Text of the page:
their datetime datatypes.

--
Hugo Kornelis, SQL Server MVP
Feb 2 '06 #7

P: n/a
>> Note the use of greater _OR EQUAL_ for start_date, but lesser (and not equal) for end_date). This will always work - both for datetime and smalldatetime, and it will
continue to work if Microsoft ever decides to change the precision of
their datetime datatypes. <<

Good point. I keep forgetting that SQL Server does not follow the
FIPS-127 rules about keeping at least five decimal places of seconds
like other products. Generally goiing to 1/100 of a second has worked
for me in the real world -- CAST ('2006-01-01 23:59:59.99' AS
DATETIME).

If we had the OVERLAPS predicate, we could use that, but I prefer the
BETWEEN with adjusted times in the non-conformng SQLs I use. I can
move the code with a text change.

Feb 4 '06 #8

P: n/a
On 3 Feb 2006 17:38:40 -0800, --CELKO-- wrote:
Note the use of greater _OR EQUAL_ for start_date, but lesser (and not equal) for end_date). This will always work - both for datetime and smalldatetime, and it will

continue to work if Microsoft ever decides to change the precision of
their datetime datatypes. <<

Good point. I keep forgetting that SQL Server does not follow the
FIPS-127 rules about keeping at least five decimal places of seconds
like other products. Generally goiing to 1/100 of a second has worked
for me in the real world -- CAST ('2006-01-01 23:59:59.99' AS
DATETIME).


Hi Joe,

This will still bite you if smalldatetime is used. Or if ever an entry
makes it into the datebase with a 23:59:99.993 timestamp.

What is your objection to
SomeDate >= StartOfInterval
AND SomeDate < EndOfInterval
(with EndOfInterval actually being equal to the first fraction of a
second after the end of the interval, or the start of the next interval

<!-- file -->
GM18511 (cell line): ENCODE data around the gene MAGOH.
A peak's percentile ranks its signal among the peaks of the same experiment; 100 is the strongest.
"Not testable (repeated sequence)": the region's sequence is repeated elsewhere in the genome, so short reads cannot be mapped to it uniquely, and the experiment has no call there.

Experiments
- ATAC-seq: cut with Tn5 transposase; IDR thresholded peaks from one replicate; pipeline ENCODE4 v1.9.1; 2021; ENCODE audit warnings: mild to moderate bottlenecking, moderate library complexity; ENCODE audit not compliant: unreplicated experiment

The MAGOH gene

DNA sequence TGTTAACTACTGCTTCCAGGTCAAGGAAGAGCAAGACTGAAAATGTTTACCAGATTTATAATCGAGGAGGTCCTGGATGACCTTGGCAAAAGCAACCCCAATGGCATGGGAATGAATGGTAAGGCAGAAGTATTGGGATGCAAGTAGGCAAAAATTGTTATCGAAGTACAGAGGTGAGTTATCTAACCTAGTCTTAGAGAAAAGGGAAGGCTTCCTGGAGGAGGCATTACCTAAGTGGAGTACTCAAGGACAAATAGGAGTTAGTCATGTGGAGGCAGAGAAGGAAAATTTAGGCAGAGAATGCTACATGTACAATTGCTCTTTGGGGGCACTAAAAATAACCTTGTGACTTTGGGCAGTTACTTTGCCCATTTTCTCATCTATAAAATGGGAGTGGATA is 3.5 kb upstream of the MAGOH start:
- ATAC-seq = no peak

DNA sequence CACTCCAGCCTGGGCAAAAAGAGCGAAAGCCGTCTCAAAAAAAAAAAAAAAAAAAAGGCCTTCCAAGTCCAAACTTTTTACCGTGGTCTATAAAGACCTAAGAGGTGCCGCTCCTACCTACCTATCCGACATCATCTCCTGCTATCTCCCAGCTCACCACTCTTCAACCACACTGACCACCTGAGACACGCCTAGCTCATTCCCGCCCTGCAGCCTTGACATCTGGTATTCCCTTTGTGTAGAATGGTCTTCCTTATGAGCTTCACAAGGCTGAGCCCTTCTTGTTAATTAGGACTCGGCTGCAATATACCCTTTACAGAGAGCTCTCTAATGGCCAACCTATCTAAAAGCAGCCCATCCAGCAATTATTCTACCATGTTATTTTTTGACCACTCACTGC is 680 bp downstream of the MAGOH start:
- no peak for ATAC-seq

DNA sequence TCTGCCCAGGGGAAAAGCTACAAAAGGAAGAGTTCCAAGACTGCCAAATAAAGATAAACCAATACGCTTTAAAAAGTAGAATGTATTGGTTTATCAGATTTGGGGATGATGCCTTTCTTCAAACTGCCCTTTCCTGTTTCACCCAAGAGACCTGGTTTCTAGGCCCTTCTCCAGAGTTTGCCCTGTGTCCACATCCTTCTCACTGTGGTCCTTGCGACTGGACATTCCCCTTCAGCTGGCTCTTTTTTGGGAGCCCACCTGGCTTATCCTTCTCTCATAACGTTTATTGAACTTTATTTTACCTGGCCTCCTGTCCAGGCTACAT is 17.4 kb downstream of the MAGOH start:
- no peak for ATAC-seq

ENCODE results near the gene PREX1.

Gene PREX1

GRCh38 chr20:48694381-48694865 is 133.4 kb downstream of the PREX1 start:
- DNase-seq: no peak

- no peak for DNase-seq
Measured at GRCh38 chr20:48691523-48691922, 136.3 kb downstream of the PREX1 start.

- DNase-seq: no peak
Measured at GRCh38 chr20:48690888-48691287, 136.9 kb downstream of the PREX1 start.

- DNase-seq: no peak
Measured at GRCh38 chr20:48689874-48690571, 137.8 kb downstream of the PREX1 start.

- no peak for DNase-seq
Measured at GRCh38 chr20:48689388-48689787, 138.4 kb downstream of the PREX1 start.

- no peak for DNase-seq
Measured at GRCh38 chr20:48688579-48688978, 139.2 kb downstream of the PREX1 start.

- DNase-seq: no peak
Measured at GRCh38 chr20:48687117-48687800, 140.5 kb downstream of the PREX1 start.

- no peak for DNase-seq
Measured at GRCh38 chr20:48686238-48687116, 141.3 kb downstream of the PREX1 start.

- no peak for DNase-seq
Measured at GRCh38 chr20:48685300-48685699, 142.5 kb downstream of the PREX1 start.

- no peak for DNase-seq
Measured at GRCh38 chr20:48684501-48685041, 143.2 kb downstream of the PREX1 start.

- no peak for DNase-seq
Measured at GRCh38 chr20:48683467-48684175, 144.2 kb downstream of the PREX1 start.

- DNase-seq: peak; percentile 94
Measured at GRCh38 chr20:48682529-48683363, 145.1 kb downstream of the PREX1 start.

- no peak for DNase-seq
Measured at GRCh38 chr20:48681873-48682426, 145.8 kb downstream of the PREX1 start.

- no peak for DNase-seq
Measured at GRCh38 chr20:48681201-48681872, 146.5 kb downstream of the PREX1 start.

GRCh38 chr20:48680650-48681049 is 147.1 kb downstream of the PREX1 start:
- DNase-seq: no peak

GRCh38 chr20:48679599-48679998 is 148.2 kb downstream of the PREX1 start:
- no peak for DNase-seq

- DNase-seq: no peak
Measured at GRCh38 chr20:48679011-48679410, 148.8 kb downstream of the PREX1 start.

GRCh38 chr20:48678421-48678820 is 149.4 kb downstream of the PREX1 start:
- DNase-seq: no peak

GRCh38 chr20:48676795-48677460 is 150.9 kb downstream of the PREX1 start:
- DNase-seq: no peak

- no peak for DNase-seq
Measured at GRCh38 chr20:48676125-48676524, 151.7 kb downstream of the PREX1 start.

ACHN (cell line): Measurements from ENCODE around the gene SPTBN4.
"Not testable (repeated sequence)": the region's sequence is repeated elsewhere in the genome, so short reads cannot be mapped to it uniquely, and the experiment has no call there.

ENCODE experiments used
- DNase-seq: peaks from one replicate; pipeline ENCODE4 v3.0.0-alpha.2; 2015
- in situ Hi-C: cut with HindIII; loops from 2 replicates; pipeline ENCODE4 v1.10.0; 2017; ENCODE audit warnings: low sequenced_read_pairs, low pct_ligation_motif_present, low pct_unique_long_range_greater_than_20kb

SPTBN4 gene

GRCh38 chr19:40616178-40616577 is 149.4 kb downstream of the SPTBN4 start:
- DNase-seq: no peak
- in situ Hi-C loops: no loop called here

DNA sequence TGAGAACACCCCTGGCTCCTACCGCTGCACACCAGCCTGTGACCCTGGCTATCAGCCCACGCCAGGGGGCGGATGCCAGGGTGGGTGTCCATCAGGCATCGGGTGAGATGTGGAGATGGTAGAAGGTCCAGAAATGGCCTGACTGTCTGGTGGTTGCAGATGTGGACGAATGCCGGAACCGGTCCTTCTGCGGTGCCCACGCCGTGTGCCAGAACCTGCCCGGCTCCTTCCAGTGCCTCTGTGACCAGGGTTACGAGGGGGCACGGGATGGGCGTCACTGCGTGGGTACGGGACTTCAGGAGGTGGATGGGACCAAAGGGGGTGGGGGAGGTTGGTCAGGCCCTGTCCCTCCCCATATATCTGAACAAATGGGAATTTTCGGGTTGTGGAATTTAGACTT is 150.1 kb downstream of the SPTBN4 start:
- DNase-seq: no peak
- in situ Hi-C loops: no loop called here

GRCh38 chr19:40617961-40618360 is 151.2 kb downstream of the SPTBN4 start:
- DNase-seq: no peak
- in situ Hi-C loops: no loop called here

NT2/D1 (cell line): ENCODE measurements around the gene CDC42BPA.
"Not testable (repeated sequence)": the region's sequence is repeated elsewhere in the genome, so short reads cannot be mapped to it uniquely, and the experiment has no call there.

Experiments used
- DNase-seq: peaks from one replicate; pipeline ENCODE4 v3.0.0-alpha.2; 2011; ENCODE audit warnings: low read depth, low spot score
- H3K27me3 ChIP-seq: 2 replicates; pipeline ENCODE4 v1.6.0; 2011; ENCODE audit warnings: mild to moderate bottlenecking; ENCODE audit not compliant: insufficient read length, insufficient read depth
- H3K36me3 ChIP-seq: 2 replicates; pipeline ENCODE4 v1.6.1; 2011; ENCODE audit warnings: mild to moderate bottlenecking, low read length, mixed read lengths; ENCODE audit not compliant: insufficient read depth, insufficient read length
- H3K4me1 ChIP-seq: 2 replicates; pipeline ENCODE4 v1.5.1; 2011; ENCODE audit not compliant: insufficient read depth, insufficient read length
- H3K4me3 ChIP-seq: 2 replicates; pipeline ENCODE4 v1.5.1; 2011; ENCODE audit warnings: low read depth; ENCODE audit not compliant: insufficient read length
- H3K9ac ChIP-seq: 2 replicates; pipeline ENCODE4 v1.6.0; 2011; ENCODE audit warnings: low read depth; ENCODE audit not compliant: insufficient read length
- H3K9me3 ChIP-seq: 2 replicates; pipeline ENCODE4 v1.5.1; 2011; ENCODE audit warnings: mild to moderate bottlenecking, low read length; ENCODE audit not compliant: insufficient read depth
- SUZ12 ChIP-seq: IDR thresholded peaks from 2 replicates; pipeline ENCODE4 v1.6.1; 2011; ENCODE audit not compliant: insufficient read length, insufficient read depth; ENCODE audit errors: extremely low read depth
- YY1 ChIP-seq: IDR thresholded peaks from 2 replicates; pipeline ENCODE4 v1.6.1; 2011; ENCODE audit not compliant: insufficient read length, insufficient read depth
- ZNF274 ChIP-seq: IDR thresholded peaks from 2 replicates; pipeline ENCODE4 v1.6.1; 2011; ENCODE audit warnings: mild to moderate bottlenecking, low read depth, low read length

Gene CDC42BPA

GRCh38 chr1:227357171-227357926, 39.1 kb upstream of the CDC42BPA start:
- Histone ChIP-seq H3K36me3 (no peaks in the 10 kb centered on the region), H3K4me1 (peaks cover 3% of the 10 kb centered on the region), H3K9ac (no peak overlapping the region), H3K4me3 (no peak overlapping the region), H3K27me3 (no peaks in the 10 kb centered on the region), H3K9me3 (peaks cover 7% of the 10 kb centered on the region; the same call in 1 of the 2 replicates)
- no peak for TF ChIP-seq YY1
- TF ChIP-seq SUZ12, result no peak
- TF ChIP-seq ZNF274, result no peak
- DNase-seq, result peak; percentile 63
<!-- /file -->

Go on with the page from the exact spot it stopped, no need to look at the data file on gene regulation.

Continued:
if there are consecutive intervals)

AFAICT, this will work on ALL products, regardless of the precision of
the date and time datatypes used in the product. Am I wrong?

--
Hugo Kornelis, SQL Server MVP
Feb 4 '06 #9

P: n/a
>> his will still bite you if smalldatetime is used. Or if ever an entrymakes it into the datebase with a 23:59:99.993 timestamp. <<

I never use SMALLDATETIME because it is soooo proprietary and does not
match the FIPS-127 requirements.
What is your objection to SomeDate >= StartOfInterval
AND SomeDate < EndOfInterval <<

Mostly style and portable code. The BETWEEN predicate reads so much
better to a human. I would prefer OVERLAPS and some of Rick
Snodgrass's operators if i coudl get them.
FAICT, this will work on ALL products, regardless of the precision of the date and time datatypes used in the product. Am I wrong? <<


Yeah, yeah!! But I hate 5to split a single concept (between-ness) into
muliple predicates. I also hate a change of ORs when I can use IN(),
etc.
--

Feb 4 '06 #10

P: n/a
On 4 Feb 2006 14:22:07 -0800, --CELKO-- wrote:
his will still bite you if smalldatetime is used. Or if ever an entrymakes it into the datebase with a 23:59:99.993 timestamp. <<
I never use SMALLDATETIME because it is soooo proprietary and does not
match the FIPS-127 requirements.
Hi Joe,

So instead, you use DATETIME, which also is proprieatary, which also
doesn't match FIPS-127, and which takes twice the space. Good job. For a
table with mostly date columns, your performance will now be about twice
as slow.
What is your objection to
SomeDate >= StartOfInterval
AND SomeDate < EndOfInterval <<

Mostly style and portable code.


Style, like beauty, is in the eye of the beholder. So I won't comment on
that.

But "portable code"??? <Cough!> Please tell me: what part of the code
above is not portable, and why???

The BETWEEN predicate reads so much
better to a human.


Maybe. But does '2006-02-28T23:59:59.997' also read better to a human
than '2006-03-01'???

SomeDate >= '2006-02-01'
AND SomeDate < '2006-03-01'

or

SomeDate BETWEEN '2006-02-01' AND '2006-02-28T23:59:59.997'

Are you really going to tell me that the latter reads better to a human?

--
Hugo Kornelis, SQL Server MVP
Feb 6 '06 #11